The first and only beekeeping blog from the Isle of Newfoundland.
Category Archives: Month of March
A record of all the relevant beekeeping that I do (or have done) during the month of March. For the record, I began with two nucleus colonies in Langstroth hives in 2010 that I kept in my small backyard near downtown St. John’s (Newfoundland). I bought two more nucs the next year. By 2012, using swarm cells and naturally mated queens, I had six colonies on a farm in Portugal Cove. By 2013, mostly by creating splits with swarm cells, I had eight colonies on the edge of a big field in Logy Bay. I lost most of my colonies in the winter of 2015 to shrews. That was the only year I wasn’t able to take honey from my hives. I moved what was left of my colonies to Flatrock in 2015 and slowly built my beeyard up to nine colonies by the summer of 2016. My goal is to maintain a relatively self-sustaining beeyard with no more than ten colonies.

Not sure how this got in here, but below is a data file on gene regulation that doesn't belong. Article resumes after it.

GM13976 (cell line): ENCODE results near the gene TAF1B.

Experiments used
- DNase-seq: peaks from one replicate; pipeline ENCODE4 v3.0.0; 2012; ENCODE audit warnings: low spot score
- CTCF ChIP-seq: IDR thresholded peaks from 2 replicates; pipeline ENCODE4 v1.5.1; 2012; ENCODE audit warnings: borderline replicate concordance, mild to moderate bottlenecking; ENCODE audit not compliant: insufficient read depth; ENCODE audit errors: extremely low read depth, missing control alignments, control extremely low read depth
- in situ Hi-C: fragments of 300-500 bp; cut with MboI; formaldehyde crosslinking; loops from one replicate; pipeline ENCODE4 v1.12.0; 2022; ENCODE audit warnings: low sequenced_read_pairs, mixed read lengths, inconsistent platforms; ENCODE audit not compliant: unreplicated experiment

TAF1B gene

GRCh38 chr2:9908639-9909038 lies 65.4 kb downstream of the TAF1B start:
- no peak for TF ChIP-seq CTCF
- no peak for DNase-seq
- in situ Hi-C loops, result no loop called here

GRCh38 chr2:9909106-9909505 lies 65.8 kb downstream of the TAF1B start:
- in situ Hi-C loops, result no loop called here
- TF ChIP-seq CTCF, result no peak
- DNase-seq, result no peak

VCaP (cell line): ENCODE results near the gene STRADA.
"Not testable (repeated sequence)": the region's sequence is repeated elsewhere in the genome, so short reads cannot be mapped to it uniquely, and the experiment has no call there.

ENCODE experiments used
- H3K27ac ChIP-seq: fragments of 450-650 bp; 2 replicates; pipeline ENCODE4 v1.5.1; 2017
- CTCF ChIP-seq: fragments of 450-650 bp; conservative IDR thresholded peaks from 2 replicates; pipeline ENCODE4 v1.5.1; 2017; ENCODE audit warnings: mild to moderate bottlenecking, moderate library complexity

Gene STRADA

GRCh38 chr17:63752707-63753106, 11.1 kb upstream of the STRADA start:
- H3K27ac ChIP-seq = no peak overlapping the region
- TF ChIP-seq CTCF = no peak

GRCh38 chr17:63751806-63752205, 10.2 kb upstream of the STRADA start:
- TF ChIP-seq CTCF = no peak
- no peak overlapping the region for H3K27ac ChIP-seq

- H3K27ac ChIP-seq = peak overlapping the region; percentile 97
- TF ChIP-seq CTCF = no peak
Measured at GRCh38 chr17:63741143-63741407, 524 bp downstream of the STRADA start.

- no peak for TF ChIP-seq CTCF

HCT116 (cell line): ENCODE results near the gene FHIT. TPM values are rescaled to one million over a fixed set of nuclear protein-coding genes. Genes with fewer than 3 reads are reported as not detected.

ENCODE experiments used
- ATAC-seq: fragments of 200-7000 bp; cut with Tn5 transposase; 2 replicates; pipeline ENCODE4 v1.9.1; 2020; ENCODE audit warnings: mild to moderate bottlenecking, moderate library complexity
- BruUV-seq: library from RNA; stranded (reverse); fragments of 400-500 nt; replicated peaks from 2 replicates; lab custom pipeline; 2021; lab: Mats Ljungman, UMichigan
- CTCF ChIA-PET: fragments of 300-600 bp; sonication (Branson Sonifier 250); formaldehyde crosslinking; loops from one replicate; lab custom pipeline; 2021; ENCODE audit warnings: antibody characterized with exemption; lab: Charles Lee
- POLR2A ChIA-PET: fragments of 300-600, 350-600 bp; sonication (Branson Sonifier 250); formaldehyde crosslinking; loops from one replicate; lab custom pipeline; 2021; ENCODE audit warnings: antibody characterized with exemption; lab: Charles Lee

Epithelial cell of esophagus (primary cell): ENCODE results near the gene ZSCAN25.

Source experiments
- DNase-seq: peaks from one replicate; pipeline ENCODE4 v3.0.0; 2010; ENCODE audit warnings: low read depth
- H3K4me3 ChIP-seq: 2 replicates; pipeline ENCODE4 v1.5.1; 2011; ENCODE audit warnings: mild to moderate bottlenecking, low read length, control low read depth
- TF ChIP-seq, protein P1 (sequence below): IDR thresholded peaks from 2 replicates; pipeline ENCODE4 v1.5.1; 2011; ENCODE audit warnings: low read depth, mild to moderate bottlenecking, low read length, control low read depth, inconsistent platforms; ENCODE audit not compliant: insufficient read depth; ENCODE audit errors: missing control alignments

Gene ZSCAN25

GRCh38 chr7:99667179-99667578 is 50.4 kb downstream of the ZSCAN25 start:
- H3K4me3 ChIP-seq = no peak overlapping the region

Someone asked me when, why and how I feed my bees pollen patties. Here’s a photo from one of my first posts about the topic, Adding Pollen Patties. The colony pictured below, by the way, is starving. Usually the way it works is the more winter bees above the top bars, the less honey there is in the hive (usually, not always).
Adding a pollen patty to a very hungry colony. (February, 2011.)
I’ve written about pollen patties a bunch of times, so I’m likely to repeat myself here. Do a search of “patties” in my little search engine box up at the top for more detailed information with videos and photos and so on. Continue reading →